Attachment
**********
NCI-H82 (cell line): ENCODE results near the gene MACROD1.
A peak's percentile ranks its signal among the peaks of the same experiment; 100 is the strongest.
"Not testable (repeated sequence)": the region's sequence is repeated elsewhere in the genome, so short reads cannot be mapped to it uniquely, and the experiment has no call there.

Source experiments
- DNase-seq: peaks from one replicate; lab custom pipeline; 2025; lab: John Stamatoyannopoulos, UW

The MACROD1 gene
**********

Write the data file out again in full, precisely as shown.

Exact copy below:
NCI-H82 (cell line): ENCODE results near the gene MACROD1.
A peak's percentile ranks its signal among the peaks of the same experiment; 100 is the strongest.
"Not testable (repeated sequence)": the region's sequence is repeated elsewhere in the genome, so short reads cannot be mapped to it uniquely, and the experiment has no call there.

Source experiments
- DNase-seq: peaks from one replicate; lab custom pipeline; 2025; lab: John Stamatoyannopoulos, UW

The MACROD1 gene